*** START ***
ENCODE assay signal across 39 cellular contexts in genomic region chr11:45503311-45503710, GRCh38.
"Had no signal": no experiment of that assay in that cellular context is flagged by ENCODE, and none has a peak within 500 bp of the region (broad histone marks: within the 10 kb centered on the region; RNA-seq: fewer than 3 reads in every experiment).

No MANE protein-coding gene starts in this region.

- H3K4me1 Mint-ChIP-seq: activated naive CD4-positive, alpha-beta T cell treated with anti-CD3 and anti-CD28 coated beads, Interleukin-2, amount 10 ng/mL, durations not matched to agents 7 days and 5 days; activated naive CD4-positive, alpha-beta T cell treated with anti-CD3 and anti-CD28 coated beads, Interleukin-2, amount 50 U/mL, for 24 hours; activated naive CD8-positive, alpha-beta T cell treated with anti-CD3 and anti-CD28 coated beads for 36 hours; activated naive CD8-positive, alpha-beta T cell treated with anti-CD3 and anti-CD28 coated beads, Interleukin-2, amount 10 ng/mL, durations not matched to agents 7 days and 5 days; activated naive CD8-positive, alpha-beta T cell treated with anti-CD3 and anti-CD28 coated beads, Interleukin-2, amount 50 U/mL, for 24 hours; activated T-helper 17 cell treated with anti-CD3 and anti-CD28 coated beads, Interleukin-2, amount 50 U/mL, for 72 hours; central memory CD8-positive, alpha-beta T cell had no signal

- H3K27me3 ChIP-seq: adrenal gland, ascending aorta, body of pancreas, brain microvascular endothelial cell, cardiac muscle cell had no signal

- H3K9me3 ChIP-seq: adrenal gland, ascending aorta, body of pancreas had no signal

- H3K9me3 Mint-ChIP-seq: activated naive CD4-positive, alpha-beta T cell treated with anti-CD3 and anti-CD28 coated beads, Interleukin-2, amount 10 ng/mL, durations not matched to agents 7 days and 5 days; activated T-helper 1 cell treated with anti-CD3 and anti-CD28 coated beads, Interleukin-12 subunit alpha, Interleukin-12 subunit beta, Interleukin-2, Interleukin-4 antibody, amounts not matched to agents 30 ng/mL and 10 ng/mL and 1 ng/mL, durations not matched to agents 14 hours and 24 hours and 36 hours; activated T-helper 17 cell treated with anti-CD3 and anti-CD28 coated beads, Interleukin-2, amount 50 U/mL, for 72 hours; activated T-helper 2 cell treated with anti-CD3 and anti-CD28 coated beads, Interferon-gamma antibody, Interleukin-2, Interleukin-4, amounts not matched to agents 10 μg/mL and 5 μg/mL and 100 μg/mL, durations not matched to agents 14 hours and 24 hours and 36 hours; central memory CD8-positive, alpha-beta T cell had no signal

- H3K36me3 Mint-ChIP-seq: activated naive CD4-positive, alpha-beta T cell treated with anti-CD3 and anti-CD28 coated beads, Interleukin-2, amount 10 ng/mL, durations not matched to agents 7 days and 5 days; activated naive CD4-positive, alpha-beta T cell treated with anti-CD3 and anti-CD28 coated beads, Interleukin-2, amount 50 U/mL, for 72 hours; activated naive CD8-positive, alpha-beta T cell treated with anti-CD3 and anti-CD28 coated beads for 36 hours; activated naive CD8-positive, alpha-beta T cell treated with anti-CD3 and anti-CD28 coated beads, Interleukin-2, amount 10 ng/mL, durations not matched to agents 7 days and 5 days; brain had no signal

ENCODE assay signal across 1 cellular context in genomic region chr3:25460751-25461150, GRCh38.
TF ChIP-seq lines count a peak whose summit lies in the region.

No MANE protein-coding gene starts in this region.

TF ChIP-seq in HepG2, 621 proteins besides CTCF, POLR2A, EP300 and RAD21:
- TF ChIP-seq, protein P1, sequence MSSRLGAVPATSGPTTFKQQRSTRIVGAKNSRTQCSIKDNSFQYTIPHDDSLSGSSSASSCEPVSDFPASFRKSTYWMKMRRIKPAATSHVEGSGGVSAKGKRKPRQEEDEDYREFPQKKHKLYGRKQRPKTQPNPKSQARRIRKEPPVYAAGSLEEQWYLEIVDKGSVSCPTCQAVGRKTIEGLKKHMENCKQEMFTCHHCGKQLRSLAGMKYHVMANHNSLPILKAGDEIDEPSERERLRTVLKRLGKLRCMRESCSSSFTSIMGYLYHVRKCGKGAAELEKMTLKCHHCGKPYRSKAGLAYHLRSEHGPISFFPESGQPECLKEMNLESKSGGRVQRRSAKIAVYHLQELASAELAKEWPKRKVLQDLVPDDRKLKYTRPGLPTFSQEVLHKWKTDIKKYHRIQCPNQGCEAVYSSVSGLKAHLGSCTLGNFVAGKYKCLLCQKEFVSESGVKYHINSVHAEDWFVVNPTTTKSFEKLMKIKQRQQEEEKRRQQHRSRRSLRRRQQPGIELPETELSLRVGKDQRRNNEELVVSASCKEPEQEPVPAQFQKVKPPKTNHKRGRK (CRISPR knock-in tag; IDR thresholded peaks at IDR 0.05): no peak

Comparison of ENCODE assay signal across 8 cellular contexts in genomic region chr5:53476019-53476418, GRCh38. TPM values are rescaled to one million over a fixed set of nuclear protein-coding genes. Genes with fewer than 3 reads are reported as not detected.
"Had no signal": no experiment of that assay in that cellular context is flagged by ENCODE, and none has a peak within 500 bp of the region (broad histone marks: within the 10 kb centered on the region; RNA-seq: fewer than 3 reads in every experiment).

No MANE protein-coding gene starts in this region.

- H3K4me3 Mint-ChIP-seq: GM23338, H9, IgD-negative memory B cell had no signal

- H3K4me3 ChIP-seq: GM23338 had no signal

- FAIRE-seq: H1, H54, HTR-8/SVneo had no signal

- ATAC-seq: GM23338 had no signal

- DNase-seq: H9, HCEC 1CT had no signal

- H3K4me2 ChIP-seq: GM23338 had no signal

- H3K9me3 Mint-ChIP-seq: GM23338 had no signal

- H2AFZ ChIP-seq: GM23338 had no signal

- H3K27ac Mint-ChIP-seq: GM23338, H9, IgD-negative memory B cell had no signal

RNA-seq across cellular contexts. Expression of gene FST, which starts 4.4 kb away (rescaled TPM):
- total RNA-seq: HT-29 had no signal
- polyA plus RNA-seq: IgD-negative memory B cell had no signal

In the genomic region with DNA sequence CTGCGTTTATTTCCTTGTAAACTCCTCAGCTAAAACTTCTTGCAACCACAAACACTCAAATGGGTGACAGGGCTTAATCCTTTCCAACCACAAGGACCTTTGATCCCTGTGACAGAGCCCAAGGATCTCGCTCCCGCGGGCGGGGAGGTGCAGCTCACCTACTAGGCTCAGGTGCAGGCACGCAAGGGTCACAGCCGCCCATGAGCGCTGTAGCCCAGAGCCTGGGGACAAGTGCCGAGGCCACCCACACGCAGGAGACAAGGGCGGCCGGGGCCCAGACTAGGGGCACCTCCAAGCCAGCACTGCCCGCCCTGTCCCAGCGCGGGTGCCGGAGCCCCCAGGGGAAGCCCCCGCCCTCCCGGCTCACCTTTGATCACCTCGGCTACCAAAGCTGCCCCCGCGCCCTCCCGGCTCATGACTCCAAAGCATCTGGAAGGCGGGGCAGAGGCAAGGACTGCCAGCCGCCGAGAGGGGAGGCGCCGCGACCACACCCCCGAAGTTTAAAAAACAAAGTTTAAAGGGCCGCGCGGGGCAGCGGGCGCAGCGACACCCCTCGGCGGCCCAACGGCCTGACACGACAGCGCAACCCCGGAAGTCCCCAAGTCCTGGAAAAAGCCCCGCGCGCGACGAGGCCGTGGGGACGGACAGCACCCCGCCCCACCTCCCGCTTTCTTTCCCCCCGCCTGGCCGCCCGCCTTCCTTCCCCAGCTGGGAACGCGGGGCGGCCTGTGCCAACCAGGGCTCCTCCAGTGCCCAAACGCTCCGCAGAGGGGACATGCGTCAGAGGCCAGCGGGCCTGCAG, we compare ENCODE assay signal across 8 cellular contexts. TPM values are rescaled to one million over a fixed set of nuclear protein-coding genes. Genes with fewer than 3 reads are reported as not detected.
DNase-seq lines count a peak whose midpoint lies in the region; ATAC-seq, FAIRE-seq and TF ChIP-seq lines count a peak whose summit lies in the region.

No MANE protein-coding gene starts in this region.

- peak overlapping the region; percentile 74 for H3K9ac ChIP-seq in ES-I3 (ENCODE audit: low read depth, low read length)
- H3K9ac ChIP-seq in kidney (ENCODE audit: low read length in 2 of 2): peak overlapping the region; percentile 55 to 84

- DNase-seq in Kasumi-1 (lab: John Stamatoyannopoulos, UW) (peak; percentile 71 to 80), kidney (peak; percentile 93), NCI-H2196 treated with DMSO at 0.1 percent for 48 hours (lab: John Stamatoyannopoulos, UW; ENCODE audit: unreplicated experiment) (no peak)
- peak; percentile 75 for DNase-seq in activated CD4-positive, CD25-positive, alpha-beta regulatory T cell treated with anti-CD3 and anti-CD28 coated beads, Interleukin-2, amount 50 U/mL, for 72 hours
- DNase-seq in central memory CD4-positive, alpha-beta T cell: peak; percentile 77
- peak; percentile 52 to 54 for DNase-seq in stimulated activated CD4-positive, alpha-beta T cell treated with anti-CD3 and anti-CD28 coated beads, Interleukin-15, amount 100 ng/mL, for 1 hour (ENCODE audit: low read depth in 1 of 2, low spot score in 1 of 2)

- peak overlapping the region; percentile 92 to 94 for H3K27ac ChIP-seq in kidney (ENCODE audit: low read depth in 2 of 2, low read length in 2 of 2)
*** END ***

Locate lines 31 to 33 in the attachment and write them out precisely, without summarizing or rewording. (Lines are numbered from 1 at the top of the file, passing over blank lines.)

No MANE protein-coding gene starts in this region.

- peak overlapping the region; percentile 74 for H3K9ac ChIP-seq in ES-I3 (ENCODE audit: low read depth, low read length)
- H3K9ac ChIP-seq in kidney (ENCODE audit: low read length in 2 of 2): peak overlapping the region; percentile 55 to 84